What hurts Boston and helps the Thunder, however, is the Celtics' severe lack of depth, which has been brought on by injuries. The Celtics are missing Avery Bradley, Chris Wilcox, Jermaine O'Neal and former Thunder forward Jeff Green, all of whom were lost to season-ending surgeries. The Thunder has the clear edge from a depth standpoint, but the question is how much can the Celtics' experience make up for it?
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Old versus young. Boston's roster has an average age around 32 years old. The Thunder's counterparts are, on average, about four years younger. The difference is significantly great if you count just the core guys for each team. Thus, once again, it's a test of the age-old argument that old beats young in the NBA. The Thunder took out old in its first three rounds. Can they do it once more, or would the Celtics' experience thwart the Thunder's exuberance?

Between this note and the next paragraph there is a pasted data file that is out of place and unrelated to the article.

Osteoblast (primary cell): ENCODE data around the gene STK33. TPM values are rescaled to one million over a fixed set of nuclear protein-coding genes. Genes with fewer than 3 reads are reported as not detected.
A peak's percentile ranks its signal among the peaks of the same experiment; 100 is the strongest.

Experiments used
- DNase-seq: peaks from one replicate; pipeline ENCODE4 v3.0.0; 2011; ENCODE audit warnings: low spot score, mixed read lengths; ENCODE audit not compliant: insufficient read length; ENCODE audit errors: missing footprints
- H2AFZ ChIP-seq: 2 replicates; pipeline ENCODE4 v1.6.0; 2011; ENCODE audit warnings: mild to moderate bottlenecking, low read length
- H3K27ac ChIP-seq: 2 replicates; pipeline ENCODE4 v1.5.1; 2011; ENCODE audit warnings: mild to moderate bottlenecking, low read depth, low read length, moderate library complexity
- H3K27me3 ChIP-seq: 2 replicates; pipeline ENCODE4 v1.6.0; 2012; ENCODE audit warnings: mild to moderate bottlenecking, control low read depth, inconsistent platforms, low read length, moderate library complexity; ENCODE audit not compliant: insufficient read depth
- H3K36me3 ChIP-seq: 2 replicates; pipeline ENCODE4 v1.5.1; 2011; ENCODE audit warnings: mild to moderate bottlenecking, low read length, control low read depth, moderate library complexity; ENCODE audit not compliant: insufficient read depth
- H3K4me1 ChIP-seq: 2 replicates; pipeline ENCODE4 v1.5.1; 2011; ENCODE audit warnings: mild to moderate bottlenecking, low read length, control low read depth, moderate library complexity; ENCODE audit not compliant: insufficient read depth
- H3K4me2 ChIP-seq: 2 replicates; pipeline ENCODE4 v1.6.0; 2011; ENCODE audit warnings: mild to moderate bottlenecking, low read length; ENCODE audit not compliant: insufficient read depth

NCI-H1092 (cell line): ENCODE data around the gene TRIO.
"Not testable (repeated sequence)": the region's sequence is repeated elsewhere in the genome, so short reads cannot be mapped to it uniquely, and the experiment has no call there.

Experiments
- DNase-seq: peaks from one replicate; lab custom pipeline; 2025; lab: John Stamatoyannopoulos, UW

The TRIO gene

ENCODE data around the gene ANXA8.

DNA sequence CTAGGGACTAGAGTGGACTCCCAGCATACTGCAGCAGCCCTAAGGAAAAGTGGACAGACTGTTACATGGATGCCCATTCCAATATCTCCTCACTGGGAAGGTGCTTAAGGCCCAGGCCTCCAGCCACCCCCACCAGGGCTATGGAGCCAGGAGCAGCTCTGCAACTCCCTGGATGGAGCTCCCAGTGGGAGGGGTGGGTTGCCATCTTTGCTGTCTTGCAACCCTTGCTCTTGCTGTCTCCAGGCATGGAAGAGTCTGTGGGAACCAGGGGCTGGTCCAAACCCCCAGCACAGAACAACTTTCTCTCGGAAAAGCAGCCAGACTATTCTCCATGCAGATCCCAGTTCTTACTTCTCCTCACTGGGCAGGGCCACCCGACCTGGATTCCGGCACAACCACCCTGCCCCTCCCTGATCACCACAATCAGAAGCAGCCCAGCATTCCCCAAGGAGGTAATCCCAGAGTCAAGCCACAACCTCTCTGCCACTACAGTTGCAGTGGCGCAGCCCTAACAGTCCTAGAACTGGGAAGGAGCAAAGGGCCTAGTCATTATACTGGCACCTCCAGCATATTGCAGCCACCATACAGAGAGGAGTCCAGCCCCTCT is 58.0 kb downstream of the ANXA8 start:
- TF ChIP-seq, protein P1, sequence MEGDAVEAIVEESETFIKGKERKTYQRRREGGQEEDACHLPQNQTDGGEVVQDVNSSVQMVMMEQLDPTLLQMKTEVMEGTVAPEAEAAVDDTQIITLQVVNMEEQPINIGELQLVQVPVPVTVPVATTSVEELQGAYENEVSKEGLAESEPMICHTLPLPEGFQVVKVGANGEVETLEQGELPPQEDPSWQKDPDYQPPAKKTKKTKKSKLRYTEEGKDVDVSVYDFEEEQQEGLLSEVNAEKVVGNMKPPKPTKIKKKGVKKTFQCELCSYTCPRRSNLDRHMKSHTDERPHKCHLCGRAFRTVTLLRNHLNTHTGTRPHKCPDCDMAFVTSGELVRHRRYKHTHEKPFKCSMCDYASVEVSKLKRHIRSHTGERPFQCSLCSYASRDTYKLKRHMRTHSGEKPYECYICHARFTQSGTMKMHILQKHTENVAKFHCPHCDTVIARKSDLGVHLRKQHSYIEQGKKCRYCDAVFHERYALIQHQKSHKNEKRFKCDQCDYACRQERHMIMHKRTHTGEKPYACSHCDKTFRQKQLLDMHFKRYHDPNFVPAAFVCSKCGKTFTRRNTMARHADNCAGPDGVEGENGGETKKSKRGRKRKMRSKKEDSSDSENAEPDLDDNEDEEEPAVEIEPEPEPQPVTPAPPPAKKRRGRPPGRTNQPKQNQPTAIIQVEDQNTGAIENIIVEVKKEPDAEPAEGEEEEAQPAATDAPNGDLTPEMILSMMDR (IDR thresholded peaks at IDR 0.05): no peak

Royalty versus novelty. The Celtics have won 17 NBA championships, the most in league history. The Thunder is just making its first trip to the Finals. But it's a challenge the Thunder will gladly accept. On the road to the Finals, the Thunder took out the Mavericks, Lakers and Spurs, three franchises with a combined 20 titles. The Thunder won't have any trepidation against the tradition-rich Celtics. But the series could complete the changing of the guard that's taking place in the NBA and the Thunder's coronation as the heir to the throne.
Rondo versus Westbrook. We didn't forget about Perkins possibly playing against his old mates, the same ones he one a title with in 2008. It's just that that is much more of a sentimental sidebar in this clash. Rondo against Westbrook would be much more significant in deciding the 2012 champion. The dueling point guards are flat out two of the fiercest players in the league. They take every challenge personally and simply don't like the player put in front of them. That makes for a dogfight over a seven-game series, one you will not want to miss.